Institutional investors plan to almost double portfolio allocations to renewable energy over the next five years. An estimated $210 billion from investors surveyed for a new report launched by Octopus today, is expected to flow into the asset class over the period.
The report, The green investor: why institutional investing holds the key to a renewable energy future, is based on a survey of global institutional investors with a collective $6.8 trillion of assets under management*. It reveals that allocations to renewables will increase from 4.4% to 7.1% over the next five years. Of those institutions currently invested in renewables, more than two-fifths (42%) expect to increase allocations by as much as 10%.
What is driving investment?
Current market volatility and the perceived end of the market bull run is driving increased allocations to renewable infrastructure. Two-thirds (66%) of renewable energy investors surveyed cite diversification as the main driver prompting them to invest in the sector. This is closely followed by the pursuit of Environmental, Social and Governance (ESG) credentials, with more than half (58%) of institutions invested in the sector choosing renewables primarily to fulfill ESG criteria. Almost half (48%) cite predictable cash flows as a primary driver into renewable infrastructure.
Yet despite increasing investor appetite for renewables, the report reveals a number of challenges to overcome, to open up additional investment in the sector:
• Energy price uncertainty: over half of respondents (56%) identify energy price uncertainty as a challenge for them when pursuing investment in renewables.
• Liquidity issues: two fifths (41%) cite liquidity issues as a challenge.
• Operating, implementation and execution costs: more than a third (34%) find costs to be a challenge.
• Lack of scale: a third (34%) find they do not have the size and scale to pursue renewables.
• Government and regulatory barriers: a third (33%) cite government and regulatory barriers as a challenge to investing. Of those surveyed, the biggest factor that would cause them to increase investment in renewables would be better support and policies from government (52%).
The International Renewable Energy Agency estimates $1.7 trillion of investment is needed between 2015 and 2030 to meet global renewable energy targets to combat climate change. According to Octopus, investment from institutions in renewables will need to increase to deliver this required investment. To drive additional investment these challenges must be addressed.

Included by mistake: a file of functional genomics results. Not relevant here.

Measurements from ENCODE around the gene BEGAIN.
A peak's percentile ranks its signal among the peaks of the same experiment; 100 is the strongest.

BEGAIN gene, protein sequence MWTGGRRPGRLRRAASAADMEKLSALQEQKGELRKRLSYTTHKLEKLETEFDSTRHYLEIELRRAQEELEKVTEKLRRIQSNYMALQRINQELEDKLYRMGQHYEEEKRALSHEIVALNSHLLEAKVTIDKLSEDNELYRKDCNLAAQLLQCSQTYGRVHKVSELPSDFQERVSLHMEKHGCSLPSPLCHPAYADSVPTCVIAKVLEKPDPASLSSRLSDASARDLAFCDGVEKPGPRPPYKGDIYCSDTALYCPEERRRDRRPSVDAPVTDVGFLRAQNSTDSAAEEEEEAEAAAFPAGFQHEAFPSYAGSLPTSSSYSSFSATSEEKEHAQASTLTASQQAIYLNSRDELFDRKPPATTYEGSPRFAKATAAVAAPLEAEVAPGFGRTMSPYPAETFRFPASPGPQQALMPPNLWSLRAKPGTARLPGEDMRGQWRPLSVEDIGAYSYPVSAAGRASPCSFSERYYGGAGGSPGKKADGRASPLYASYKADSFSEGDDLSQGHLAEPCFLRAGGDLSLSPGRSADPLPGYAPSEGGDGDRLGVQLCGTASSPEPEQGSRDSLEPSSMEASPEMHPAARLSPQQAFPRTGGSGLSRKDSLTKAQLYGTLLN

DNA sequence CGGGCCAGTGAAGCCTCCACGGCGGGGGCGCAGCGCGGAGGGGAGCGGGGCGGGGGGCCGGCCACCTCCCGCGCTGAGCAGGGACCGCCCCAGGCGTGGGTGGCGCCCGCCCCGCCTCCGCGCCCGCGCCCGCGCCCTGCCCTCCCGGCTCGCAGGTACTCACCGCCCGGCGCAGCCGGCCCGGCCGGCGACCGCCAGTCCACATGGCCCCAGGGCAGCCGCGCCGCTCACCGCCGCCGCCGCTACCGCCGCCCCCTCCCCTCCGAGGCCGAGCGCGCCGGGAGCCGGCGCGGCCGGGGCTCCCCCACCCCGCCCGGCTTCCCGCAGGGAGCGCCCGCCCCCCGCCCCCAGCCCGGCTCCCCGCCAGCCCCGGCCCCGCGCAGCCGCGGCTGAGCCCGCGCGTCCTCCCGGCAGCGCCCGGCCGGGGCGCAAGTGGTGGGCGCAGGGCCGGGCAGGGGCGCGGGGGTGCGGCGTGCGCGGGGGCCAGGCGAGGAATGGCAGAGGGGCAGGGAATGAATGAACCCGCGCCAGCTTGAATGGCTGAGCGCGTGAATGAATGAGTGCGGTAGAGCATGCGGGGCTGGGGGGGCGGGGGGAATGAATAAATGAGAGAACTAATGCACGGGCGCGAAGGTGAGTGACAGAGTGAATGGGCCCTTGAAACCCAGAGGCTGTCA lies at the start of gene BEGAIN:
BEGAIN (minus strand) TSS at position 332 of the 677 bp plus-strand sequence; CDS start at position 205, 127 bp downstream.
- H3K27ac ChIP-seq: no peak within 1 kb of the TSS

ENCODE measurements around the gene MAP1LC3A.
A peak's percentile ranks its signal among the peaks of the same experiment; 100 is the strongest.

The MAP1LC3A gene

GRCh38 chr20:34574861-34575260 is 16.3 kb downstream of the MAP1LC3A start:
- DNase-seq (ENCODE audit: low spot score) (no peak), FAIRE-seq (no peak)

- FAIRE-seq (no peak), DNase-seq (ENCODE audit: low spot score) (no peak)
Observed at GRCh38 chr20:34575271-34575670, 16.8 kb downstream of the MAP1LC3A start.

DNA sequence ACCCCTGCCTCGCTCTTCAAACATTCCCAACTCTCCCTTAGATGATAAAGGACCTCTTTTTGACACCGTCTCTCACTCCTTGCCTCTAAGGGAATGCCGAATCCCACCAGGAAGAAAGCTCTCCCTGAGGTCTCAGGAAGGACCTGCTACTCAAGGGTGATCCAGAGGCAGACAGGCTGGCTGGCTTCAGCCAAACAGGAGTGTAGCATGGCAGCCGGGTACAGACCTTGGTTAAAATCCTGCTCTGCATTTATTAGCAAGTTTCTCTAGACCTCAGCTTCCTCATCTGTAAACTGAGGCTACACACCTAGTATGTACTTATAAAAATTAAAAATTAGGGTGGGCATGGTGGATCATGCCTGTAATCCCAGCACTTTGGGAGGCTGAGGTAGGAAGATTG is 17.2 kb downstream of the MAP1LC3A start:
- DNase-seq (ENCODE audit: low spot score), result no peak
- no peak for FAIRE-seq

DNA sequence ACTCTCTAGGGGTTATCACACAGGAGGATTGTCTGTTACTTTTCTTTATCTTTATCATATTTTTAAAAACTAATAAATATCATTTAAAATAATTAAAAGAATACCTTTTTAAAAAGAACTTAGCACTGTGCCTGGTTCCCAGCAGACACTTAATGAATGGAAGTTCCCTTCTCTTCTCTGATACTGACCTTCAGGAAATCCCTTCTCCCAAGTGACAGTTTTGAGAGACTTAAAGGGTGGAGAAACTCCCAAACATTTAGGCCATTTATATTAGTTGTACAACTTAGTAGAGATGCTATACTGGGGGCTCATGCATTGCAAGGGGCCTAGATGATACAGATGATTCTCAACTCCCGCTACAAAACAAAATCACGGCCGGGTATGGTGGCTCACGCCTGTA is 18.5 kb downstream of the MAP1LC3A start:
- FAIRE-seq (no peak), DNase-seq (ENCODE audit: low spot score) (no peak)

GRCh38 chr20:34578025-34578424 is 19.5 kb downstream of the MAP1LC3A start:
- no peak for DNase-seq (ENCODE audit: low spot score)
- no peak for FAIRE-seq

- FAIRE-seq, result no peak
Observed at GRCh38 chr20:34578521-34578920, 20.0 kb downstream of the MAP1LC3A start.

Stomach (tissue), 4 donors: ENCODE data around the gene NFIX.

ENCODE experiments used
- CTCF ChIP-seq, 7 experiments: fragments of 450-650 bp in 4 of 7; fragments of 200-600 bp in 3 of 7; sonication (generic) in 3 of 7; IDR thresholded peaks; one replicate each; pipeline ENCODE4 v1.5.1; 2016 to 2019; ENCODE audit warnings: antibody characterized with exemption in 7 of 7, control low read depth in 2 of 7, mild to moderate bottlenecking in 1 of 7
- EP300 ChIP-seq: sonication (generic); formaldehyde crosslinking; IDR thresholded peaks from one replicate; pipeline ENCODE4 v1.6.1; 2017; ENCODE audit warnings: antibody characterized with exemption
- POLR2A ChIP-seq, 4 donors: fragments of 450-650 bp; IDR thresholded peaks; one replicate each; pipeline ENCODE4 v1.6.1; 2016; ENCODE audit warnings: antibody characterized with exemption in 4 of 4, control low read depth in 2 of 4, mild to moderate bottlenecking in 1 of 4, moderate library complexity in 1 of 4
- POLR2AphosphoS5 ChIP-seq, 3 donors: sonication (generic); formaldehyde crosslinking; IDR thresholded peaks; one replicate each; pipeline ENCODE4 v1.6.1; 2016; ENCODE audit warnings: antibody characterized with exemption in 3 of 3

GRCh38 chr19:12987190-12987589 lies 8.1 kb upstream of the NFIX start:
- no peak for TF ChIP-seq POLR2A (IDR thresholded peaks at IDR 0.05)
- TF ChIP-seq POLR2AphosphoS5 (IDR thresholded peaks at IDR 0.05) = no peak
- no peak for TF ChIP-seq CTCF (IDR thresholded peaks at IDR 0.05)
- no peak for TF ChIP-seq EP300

Commenting on the report’s findings, Matt Setchell, Co-head of Energy Investments at Octopus, said: “Institutional investors are waking up to the investment opportunity that comes with securing a renewable future. There is much to celebrate in the report. However, while institutional investors’ contributions are on the increase there remains a long way to go to plug the funding gap. We cannot afford to view increased allocations as ‘job done’. More needs to be done to unblock investment to help tackle climate change. Acting now is not an option; it is a necessity.
“Our report identifies the key barriers that need to be overcome to enable institutional capital to support a renewables future. Clarity on policy from government; flexible investment opportunities to suit investor needs and skilled managers who are able to identify and offset risks will be crucial to unlocking further institutional investment into the sector.”
To address the funding gap, Octopus has set out a three-point plan for unblocking the institutional investment needed to deliver a renewable future:
1. Educate investors on underlying risks, particularly energy price uncertainty so that they understand how market fluctuations may impact their returns.
2. Mitigate risk through a team of specialists that reduce both operational and commercial (energy price) risks alongside using existing scale to benefit investors.
3. Create more choice by tailoring investments into renewable energy assets to combine assets across technologies, jurisdictions and energy price exposure to fit different risk-return appetite from investors.
— Solar Builder magazine